The FGFR provides the regulatory framework for FG's finance and accounting procedures. Regulation 620 FGFR states that receipts given on payment vouchers are liable to SD in accordance with the SDA. Since SDA exempts receipts given for money deposited in banks from being liable to SD charges, the provisions of FGFR cannot validly contradict those of SDA.
Pursuant to the FGFR, the following are liable to N50 SDs:
(i) " Receipts given for payment for or goods supplied or services rendered (except if the amount is N1,000 or over, a N50 stamp is required in respect of each signature acknowledging an amount);
(ii) Refunds of amount deposited in the Treasury, unless the receipts of such payments are exempted if the amount is N1000 or over, a N50 SD is required in respect of each signature acknowledging an amount;
(iii) Fees drawn by normal salaries, e.g. Language Examiners (exempted where the arrangement voucher makes such action possible, amount payable to the same person may be bracketed together and be receipted by one signature);
(iv) Gratuities for passing Language Examinations; and
(v) Composite vouchers for payment of several separate amounts."
Upon close examination of the FGFR, it is apparent that the FGFR does not provide any support for the Circular.
- KIS Ltd v. CBN (Suit No: FHC/L/CS/1710/2013) & Other Cases: Judicial Validation of the CBN SDC?
In 2013, KIS Ltd sued the CBN; judgment was delivered on 17 April, 2014 in Plaintiff's favour to the effect that N50 SD was payable on every deposit or fund transfer of N1,000 and above; and that CBN, DMBs and FIs were obliged to implement the deduction. Similar decision was also reached on 17 February, 2014in KIS Ltd v. 22 Deposit Money Banks (supra), were KIS Ltd's prayers to the Court for a declaration that by a combined reading of the SDA, NIPOST Act, FGFR and its agency agreement with NIPOST, DMBs are obligated by law to remit N50 SD to NIPOST and an order compelling DMBs to remit same.
However, Standard Chartered Bank Nigeria Ltd (SCBNL) in SCBNL v. KIS Ltd & 22 Ors (supra), appealed against KIS Ltd v. 22 Deposit Money Banks (supra). The CA upheld SCBNL's appeal, setting aside the FHC decision in favour of KIS Ltd.
In another case, Retail Supermarkets Nigeria Limited v. Citibank & CBN,4 the plaintiff challenged the collection of N50 surcharge for every transaction involving N1,000 and above. In arriving at its decision on 13 March, 2017, the FHC relied on CA's decision in SCBNL v. KIS Ltd & 22 Ors, consistent with the settled principle of stare decisis that lower courts are bound by superior courts' decisions. The FHC granted a perpetual injunction restraining Citibank directly or indirectly from taking any step to implement or further implementing the Circular in relation to the Plaintiff's bank account.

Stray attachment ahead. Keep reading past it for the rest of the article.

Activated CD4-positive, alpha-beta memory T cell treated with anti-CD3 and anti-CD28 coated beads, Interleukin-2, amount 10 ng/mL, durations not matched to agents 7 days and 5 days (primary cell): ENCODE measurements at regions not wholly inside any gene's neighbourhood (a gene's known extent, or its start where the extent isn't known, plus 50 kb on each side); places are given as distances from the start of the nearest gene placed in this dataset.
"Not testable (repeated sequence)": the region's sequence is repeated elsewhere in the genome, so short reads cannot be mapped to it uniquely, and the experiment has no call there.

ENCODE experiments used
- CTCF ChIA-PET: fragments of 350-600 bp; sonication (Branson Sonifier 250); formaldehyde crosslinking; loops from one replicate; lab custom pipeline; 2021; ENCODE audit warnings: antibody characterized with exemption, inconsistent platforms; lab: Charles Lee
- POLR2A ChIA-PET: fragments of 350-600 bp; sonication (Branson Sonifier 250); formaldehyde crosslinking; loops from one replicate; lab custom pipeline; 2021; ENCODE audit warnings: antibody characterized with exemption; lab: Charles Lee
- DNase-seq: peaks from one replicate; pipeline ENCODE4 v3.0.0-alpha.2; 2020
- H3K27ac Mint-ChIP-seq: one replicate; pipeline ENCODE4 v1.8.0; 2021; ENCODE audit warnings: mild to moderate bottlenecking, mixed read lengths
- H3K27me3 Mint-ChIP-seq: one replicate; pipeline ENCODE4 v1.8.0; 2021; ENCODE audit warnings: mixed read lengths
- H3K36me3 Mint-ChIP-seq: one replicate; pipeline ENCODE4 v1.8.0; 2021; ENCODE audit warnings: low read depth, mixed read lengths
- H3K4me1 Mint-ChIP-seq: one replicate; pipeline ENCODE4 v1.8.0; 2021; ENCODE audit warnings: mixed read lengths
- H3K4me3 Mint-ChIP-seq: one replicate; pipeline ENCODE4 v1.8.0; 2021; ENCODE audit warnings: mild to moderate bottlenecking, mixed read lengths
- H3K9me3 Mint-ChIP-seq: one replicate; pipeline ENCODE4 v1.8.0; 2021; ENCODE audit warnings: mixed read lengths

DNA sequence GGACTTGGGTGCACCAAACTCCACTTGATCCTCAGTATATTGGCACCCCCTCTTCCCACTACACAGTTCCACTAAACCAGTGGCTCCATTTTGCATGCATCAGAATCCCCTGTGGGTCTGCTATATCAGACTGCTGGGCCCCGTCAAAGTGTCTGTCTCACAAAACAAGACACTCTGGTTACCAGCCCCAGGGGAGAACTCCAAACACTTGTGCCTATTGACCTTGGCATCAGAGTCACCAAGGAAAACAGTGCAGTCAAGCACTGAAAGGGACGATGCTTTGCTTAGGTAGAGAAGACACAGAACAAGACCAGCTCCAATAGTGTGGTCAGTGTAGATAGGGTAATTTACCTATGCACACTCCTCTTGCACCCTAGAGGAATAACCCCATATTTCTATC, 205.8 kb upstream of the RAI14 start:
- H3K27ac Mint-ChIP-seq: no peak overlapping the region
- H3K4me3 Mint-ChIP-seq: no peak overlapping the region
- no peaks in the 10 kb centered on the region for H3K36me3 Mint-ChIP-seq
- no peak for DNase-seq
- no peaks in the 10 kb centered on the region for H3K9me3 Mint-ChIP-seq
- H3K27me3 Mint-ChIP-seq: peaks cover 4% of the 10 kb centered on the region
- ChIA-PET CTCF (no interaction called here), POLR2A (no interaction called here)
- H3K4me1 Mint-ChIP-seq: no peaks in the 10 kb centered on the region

Despite these decisions, deduction of N50 SD on every bank transaction above N1,000 has continued this could be due to the CBN not issuing a directive instructing DMBs and FIs to stop the SD deductions forthwith, as DMBs and FIs will always obey CBN directives to avoid being sanctioned. Some of these cases are on appeal and until a final determination by the Supreme Court the situation may not be considered as finally resolved. The CBN has probably obtained orders staying execution of the judgments, otherwise its non-compliance would be tantamount to contempt.5 In the absence of any appeal or stay of execution, the DMBs and FIs' continuous charging of SD is illegal.
Recently, the Lagos State Government (LASG) sued the FG6 claiming its share of SD charged on bank transaction between persons and individuals from 15 January 2016 (when CBN issued the Circular) till date. The LASG action was hinged on section 163(b), 1999 Constitution provision that: "where such tax or duty is collected by the Government of the Federation or other authority of the Federation, there shall be paid to each State at such times as the National Assembly may prescribe a sum equal to the proportion of the net proceeds of such tax or duty that are derived from that State." However, it is arguable whether the LASG suit has locus when the National Assembly has not made any prescription regarding the proportion of the proceeds which Lagos State is entitled to.
Section 4(2) SDA also provides that "the State Governments shall collect duties in respect of instruments executed between persons or individuals at such rates to be imposed or charged as may be agreed with the Federal Government." This implies that assuming the instant SD charges are valid and devoid of controversies, SGs (including LASG) will be entitled to SD on deposit or electronic transactions between individuals in their respective territories. The CA having ruled that SD charged by the FG is null and void, is it not surprising that LASG wants a share of the "unlawfully" generated revenue? Of course, the CA decision may also be overturned on appeal hence the LASG action may still have some prospect, and therefore, not to be lightly written off.